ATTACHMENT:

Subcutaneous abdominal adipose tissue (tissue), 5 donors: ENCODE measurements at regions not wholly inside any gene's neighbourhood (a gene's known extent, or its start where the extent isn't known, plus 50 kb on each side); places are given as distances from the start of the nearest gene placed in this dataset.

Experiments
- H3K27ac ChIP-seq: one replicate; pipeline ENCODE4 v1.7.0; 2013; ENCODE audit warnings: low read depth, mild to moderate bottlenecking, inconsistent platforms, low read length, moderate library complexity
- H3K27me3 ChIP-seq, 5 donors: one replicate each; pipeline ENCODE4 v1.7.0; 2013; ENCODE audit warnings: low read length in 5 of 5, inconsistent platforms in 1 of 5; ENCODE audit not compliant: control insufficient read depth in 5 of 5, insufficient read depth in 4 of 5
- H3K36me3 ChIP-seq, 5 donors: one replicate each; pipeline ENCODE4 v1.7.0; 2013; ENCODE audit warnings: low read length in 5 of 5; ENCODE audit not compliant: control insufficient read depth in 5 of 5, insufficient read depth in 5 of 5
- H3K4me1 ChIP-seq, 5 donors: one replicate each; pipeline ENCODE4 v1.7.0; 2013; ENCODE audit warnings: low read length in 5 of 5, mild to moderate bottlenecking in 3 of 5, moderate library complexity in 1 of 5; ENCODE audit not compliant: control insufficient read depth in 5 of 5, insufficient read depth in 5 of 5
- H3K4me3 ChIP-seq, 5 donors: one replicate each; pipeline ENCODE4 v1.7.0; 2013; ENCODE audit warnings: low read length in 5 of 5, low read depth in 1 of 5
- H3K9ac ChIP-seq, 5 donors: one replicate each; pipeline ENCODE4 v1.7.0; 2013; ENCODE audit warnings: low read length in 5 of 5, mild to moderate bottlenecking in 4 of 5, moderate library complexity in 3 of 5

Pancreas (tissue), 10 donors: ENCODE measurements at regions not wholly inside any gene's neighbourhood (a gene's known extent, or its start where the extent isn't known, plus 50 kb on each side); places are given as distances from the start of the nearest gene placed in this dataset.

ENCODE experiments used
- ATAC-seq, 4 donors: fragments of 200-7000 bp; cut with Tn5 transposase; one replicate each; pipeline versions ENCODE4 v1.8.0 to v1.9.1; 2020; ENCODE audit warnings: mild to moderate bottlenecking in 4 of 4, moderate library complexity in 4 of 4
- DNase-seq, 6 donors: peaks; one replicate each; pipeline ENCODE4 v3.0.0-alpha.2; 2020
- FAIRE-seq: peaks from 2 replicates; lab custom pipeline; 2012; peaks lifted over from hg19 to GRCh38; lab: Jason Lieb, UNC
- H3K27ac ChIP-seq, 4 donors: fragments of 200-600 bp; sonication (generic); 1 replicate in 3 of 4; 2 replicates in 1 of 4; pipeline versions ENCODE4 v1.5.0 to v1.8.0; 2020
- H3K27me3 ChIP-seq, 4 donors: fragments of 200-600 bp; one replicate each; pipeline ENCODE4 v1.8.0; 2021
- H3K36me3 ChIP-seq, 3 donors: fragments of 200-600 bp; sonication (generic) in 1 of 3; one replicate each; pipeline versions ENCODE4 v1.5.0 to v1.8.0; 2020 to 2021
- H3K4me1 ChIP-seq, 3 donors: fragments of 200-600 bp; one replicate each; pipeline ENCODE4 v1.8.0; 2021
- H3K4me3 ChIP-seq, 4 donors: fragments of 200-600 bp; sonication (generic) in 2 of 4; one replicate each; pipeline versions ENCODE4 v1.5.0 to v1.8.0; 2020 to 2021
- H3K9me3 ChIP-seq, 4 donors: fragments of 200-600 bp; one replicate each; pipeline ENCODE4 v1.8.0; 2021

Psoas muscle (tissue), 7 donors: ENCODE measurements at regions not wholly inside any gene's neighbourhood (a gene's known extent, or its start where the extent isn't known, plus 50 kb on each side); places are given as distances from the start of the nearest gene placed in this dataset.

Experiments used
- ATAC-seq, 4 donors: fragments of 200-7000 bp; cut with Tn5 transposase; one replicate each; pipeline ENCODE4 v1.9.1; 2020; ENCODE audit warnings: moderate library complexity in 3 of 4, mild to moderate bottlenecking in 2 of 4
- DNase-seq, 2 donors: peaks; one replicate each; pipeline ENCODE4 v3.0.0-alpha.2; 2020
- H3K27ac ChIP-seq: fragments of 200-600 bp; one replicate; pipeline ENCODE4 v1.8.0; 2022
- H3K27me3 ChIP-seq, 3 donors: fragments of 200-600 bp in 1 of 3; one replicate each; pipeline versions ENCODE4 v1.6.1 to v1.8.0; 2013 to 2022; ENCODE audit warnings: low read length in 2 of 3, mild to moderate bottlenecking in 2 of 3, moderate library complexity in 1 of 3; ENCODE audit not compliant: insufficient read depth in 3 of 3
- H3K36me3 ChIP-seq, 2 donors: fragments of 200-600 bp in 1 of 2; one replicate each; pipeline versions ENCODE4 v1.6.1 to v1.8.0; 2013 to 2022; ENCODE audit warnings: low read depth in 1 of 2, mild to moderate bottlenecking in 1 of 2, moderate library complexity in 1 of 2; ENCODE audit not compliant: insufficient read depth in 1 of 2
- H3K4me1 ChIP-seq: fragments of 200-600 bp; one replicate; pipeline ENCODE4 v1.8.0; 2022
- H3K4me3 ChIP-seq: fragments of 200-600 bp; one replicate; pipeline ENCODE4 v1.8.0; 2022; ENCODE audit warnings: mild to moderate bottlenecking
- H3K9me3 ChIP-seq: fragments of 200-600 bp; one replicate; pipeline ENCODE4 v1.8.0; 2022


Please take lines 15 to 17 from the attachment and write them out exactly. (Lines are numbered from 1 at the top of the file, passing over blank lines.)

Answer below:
- H3K27me3 ChIP-seq, 4 donors: fragments of 200-600 bp; one replicate each; pipeline ENCODE4 v1.8.0; 2021
- H3K36me3 ChIP-seq, 3 donors: fragments of 200-600 bp; sonication (generic) in 1 of 3; one replicate each; pipeline versions ENCODE4 v1.5.0 to v1.8.0; 2020 to 2021
- H3K4me1 ChIP-seq, 3 donors: fragments of 200-600 bp; one replicate each; pipeline ENCODE4 v1.8.0; 2021